Anna Karenina: Movie Review

Any two hours adaptation will not be able to properly articulate the story of Anna Karenina.
Not even Joe Wright’s endearing skills as a director could have lifted this story from under Tolstoy’s palms. Taking in mind that this would not be just an adaptation but also a stylized slice of russian cuisine, I reminded myself to not go into this film with many expectations.
Fortunately the film feels like an interesting mosaic for me. Wright’s half-innovative decision to stage this film as a theater set-piece added not only more class to the film but also a subtle homage to the russian theater. What it also gave is a better excuse for a somehow distant and hurried script by Tom Stoppard.

The story itself is not the issue here considering the small length of the film but the way it occasionally jumped through time felt a bit out of control. Like they couldn’t hold the reindeers in place. Either from excitement or the pure thrill of adventure, I felt they left all the story transitions sinking in their own painful echoes in a very spacious and dusty cellar while they were polishing the production.

Anna Karenina is THE story of a troubled woman, ready to give away everything for true love. It’s the Bible of women in love and it should have been treated like a parent would treat his own children: with kindness, love, and appreciation. The love is absent. It isn’t absent from the story as a theme but it is not involved in providing a strong emotional core.

The film feels so cold and stagnates inside our hearts that we’re only left with appreciation for performances, music and technical design. The story doesn’t hit, doesn’t impress, doesn’t change, and for it sure doesn’t provoke. It doesn’t create an atmosphere and it gets lost after the ball scene.
I have much sympathy for the ball scene because it’s the catalyst for everything that happens afterwards and it surely feels like Wright put a lot of emphasis on that piece. I like how he plays with intimacy and how he gives it a special shadow each time something intimate happens on screen.

I like the aura he gives to each character and how well that embodies the actors’ performances. You can instantly discover the goofiness, the stoicisim, the arrogance, the passion, or the diffidence in each character before you get to meet them and see how they behave.

Performances definitely help even though Keira Knightley’s performance could have been a bit more dynamic than it feels. She’s great but there’s something there that’s missing and I’m trying to figure out if it’s her or if it’s the direction and even the story that pulls me back a bit from fully enjoying her work.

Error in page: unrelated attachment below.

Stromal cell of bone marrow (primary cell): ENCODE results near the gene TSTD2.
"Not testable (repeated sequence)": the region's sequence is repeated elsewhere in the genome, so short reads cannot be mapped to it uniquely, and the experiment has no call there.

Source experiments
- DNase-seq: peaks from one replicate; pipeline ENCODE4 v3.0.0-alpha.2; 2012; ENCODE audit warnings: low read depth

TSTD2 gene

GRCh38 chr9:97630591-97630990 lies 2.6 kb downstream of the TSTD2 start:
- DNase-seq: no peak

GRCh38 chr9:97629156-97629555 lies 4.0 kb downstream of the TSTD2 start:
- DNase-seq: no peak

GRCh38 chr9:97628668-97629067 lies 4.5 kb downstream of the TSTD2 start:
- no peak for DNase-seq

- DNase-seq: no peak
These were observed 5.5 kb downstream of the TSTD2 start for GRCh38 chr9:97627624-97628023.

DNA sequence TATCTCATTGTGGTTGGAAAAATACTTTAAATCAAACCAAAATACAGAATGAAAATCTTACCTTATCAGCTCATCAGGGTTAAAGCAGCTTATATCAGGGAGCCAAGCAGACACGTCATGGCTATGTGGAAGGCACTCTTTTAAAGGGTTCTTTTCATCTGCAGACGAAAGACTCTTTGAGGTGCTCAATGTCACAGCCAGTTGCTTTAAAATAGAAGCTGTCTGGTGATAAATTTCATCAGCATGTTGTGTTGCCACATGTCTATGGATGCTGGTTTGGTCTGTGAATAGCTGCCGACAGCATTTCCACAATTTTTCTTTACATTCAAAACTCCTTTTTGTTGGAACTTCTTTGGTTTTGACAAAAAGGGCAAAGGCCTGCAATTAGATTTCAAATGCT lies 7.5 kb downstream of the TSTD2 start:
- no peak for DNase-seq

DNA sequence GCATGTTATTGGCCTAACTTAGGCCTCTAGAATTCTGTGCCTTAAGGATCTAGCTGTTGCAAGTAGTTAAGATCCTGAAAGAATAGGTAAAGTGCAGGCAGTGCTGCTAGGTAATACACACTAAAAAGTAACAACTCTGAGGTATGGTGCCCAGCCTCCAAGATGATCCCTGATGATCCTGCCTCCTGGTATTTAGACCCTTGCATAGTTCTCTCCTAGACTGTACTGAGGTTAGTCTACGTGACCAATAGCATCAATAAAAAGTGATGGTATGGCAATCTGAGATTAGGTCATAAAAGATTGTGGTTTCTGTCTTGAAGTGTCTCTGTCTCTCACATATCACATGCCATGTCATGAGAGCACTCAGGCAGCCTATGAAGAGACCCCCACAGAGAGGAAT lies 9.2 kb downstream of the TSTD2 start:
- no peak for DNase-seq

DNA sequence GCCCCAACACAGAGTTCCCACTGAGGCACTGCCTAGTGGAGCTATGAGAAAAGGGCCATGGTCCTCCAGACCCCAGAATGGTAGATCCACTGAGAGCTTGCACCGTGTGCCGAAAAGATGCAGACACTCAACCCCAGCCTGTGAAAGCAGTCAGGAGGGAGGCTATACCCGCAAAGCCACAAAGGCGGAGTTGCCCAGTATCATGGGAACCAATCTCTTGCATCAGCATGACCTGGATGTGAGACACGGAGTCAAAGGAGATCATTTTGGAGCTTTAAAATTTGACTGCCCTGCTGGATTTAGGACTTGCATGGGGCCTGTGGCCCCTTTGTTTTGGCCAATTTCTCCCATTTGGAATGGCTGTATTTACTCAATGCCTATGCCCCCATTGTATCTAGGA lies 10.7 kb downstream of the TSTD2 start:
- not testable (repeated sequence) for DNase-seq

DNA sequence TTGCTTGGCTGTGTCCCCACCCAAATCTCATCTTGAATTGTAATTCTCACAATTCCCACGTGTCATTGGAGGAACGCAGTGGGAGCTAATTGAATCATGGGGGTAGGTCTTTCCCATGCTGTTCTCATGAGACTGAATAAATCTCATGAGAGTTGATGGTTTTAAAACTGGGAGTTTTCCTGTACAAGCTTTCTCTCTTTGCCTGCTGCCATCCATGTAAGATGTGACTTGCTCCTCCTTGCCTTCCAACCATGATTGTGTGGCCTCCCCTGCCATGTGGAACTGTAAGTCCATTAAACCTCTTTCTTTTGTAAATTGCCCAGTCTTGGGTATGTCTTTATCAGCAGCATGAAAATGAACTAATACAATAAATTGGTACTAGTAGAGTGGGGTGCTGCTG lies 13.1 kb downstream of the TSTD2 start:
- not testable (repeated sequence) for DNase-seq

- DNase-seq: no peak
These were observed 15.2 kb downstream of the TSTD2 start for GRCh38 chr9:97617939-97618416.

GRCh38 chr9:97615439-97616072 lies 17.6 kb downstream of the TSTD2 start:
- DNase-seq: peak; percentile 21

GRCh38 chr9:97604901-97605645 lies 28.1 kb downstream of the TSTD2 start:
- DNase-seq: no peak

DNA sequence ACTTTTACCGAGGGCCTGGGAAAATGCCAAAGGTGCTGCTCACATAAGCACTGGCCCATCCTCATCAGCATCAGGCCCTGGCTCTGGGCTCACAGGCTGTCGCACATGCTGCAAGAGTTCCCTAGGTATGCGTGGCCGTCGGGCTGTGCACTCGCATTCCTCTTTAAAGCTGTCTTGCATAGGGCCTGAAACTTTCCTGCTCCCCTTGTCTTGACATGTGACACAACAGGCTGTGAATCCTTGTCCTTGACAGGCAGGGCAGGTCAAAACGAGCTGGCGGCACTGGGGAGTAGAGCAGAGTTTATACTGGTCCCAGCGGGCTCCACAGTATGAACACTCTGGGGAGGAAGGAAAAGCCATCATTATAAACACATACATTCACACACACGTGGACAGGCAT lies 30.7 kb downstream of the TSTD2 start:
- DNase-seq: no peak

Jude Law does a wonderful job as the imposing and portly Karenin, as well as Aaron Taylor-Johnson as the suave and cunning Vronsky, Matthew MacFadyen as the comical Oblonski or Ruth Wilson as the warm and tenacious Princess Betsy Tverskoy. Levin (Domhnall Gleeson) and Kitty (Alicia Vikander) also develop a believable relationship that goes from innocent ignorance to honest maturity.

Where Anna Karenina succeeds the most is in it’s magnetic theatrical staging of it’s scenes. It’s ravashing to watch and while dizzy at first, it becomes a great trick to slip these characters and their stories through your veins. Seamus McGarvey, Wright’s trustful cinematographer, lands some great shots but they could have tweaked down the bloom and the blur a bit and increase the contrast to give the film a more glossy and crisp look.

I hope the BluRay will look much better than the film did in theater because this one has plenty of colors to show and it would be a pity if the quality would be as foggy as it is in the theater. Other than that the production is great on all levels: costumes, set design, make-up, you name it.

Dario Marianelli also doesn’t miss the chance to put his stamp on this film and creates a beautiful score that mixes both the russian and french musical culture. A combination that plays smoothly since the russian aristocracy is portrayed as people that borrow the french social climate into their own world to make things more interesting and exciting.

Wright’s adaptation of Tolstoy’s novel is not a mistake in any way. It’s a bold film that tries to tell a story known by millions of people in a different way than we are used to imagine it. It works, it’s intuitive, it’s bohemic, but also a bit vapid when using the original material and lacks continuity between some of the most important scenes.

Anyone has the right to challenge the purpose of creating such a film if it’s known from the very start that a two hours adaptation has small chances of making justice to this literature heavyweight. I’d argue that doing that is also both childish and cinical.

Wright did it because he believed in it, he believed that it will resonate with someone. Nobody would be able to pour so much detail in a half filled glass if total devotion and love wouldn’t be involved. After all, the result is not just a decent film. The result is a different stage on a staged cinema.

Story: 7.0
Acting: 9.0
Technical Execution: 9.2
Replay Value: 8.0

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